Quebec City is a dreamy destination all winter, with abundant winter activities in and around the city, from fat biking to dog sledding. Twenty minutes away at Village Vacances Valcartier is a sprawling winter playground with 35 snow slides and North America's only ice hotel. During Carnaval de Quebec (February 8-17) — among the world's largest and oldest winter festivals — night parades are staged, a colossal ice palace is unveiled and contests range from snow sculpting to ice-canoe racing.

Geneva, Switzerland

Mont Blanc, the tallest peak in the Alps, means “White Mountain" in English as its summit is topped by a year-round dome of ice and snow. The peak is clearly visible from Geneva, a lovely French-speaking city of 200,000 at the southwestern tip of Switzerland, and the Chamonix-Mont-Blanc ski slopes are only an hour away. While in low-elevation Geneva, it's easy to get around to visit the International Red Cross and Red Crescent Museum or take part in a variety of winter activities.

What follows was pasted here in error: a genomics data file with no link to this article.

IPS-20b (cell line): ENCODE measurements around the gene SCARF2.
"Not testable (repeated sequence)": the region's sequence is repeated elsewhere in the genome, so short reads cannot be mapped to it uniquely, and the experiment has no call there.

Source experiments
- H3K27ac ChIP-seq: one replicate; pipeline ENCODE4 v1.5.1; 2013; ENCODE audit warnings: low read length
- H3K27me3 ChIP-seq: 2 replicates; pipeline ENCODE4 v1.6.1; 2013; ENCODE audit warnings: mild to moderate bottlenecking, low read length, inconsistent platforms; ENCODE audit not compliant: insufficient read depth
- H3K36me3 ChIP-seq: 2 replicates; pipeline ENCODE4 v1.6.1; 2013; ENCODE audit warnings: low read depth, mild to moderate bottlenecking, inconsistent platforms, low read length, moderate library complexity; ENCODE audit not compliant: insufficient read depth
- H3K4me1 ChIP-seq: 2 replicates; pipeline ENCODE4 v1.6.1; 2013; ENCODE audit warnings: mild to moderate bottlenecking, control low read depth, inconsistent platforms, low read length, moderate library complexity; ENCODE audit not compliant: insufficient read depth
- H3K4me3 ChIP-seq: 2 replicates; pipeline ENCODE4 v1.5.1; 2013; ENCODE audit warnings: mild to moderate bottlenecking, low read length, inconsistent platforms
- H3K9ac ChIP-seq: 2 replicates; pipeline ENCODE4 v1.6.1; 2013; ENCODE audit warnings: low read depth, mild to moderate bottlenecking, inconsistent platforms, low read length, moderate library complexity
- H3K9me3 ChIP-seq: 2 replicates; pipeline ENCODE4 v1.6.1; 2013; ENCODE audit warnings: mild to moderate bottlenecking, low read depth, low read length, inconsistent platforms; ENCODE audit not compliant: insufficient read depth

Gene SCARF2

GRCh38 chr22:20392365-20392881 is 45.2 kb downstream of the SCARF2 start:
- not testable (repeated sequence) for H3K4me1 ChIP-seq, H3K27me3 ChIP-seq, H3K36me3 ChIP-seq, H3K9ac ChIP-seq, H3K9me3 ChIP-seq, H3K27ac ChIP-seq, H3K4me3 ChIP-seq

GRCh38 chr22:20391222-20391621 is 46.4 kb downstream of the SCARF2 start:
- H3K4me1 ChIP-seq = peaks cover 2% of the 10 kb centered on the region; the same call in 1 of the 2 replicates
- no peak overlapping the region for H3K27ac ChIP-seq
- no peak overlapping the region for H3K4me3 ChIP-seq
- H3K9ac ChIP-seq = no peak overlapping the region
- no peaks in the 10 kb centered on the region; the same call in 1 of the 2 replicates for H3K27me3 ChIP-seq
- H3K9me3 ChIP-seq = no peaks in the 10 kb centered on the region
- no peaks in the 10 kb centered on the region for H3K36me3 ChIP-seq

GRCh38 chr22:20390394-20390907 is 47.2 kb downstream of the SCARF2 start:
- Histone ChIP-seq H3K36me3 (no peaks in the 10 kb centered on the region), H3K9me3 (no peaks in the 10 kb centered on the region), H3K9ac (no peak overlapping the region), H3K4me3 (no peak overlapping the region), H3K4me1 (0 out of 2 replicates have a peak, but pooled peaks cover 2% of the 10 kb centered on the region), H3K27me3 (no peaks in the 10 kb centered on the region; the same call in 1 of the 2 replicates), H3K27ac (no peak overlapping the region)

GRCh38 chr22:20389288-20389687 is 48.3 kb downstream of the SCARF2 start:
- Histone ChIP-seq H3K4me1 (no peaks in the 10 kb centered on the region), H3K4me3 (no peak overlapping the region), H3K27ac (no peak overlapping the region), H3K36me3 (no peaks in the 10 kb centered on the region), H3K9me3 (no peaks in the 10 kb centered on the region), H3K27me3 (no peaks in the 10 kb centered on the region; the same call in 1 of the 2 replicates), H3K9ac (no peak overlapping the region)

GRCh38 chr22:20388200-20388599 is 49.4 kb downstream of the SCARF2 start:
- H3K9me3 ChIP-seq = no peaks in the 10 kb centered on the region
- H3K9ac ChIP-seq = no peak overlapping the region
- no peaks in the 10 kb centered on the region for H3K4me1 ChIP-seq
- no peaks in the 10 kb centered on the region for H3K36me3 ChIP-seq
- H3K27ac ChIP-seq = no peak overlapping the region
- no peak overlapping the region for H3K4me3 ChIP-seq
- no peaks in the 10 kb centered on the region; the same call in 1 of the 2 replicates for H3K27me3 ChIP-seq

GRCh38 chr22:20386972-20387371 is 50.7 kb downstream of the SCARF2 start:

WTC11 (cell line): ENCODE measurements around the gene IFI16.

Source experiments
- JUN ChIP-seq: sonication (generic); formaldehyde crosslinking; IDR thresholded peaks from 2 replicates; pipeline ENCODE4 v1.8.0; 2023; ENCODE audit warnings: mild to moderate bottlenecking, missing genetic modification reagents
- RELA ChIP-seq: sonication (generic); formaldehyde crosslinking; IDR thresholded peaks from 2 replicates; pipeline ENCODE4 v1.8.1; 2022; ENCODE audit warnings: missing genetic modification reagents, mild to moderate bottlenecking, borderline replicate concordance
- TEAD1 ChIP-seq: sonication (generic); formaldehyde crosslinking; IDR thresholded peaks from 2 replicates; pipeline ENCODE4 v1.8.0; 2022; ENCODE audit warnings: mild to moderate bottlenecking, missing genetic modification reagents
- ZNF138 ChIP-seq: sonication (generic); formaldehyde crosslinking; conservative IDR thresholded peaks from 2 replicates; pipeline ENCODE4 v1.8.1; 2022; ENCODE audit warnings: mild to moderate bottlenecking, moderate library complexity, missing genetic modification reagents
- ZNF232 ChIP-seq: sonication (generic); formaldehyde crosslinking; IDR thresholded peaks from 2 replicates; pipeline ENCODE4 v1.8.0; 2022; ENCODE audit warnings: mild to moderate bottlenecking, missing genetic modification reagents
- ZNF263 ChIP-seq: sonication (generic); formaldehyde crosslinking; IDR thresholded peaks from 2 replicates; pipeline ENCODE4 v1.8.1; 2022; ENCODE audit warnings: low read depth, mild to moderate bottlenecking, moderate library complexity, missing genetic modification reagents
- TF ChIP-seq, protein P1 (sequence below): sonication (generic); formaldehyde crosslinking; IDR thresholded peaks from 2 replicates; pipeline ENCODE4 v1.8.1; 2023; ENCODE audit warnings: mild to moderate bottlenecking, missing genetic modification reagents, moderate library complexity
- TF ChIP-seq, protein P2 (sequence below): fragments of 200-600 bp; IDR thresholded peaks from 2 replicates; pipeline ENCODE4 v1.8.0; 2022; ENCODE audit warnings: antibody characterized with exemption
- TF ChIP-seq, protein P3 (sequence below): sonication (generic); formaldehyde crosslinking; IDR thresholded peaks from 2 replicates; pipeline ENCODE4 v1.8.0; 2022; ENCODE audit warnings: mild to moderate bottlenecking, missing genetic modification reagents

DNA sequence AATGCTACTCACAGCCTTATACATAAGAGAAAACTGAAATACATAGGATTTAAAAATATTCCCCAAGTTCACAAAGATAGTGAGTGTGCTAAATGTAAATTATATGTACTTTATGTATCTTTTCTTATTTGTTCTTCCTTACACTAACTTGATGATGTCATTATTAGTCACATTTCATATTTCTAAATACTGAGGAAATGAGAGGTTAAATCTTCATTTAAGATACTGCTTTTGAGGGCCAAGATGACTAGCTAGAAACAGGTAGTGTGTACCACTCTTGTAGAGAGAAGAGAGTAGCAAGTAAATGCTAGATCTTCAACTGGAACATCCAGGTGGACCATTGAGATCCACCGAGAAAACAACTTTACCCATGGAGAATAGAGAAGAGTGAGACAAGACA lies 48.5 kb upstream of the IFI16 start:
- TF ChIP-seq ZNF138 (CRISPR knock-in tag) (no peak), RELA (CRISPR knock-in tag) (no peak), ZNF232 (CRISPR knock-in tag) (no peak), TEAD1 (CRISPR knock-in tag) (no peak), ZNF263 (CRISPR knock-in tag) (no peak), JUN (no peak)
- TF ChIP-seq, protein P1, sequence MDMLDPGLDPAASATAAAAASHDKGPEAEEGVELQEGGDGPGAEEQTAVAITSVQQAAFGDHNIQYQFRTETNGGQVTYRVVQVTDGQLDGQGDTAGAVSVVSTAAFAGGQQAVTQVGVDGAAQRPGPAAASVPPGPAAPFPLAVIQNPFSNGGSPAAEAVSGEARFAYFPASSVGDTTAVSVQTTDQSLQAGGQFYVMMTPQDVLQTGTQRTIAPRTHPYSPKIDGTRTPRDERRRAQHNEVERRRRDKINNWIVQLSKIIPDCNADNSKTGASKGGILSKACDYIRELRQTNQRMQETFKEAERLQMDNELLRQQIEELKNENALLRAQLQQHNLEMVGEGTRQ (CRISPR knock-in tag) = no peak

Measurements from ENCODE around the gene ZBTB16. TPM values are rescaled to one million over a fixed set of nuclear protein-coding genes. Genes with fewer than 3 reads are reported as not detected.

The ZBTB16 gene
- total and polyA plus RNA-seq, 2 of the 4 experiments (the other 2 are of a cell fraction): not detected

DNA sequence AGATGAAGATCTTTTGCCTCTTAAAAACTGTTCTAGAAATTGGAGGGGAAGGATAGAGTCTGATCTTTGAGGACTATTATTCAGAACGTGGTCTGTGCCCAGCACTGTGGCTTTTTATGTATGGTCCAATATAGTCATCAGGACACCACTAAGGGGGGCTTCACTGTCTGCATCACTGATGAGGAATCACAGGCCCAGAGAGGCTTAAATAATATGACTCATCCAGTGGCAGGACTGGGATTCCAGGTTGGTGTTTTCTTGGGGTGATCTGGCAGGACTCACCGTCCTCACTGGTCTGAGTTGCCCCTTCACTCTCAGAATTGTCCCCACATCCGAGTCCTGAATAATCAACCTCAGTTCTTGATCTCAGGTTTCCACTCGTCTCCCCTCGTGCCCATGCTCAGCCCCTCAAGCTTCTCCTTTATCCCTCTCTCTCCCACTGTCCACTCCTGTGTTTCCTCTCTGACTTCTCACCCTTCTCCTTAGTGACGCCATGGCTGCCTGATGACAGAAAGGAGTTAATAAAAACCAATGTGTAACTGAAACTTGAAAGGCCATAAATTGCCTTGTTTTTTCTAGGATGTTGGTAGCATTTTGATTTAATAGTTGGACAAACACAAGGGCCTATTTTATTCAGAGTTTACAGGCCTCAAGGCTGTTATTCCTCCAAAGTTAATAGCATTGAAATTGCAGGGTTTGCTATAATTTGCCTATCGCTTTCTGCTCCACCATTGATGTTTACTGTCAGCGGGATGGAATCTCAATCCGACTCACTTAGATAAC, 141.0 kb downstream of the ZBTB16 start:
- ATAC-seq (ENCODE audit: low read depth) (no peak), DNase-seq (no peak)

Minneapolis/St. Paul, Minnesota

Minneapolis and St. Paul boast the fittest residents — and coldest temperatures — of any U.S. metro area. That odd combination is possible because residents of the Twin Cities celebrate rather than dread winter. Mississippi River recreation paths are plowed and lakeside hiking trails become Nordic-skiing trails. And there is no bigger celebration of winter in the U.S. than the St. Paul Winter Carnival (January 24-February 3), which draws about 400,000 people to admire its multistory ice palace, cavort in its snow park and watch its parades.

Stockholm, Sweden

As one of the most northern major cities in the world Stockholm is the best winter destination for combining outdoor winter activities and the indoor attractions of a cultural capital. Outdoor ice rinks are found in the city center and five ski areas are within an hour's drive; Stockholm is a finalist for the 2026 Winter Olympic Games and hosted the same competition in 1912. Indoor enticements include the Nobel Museum, with a Martin Luther King, Jr. exhibition through September 2019, and the Vasa Maritime Museum, the most visited museum in Scandinavia.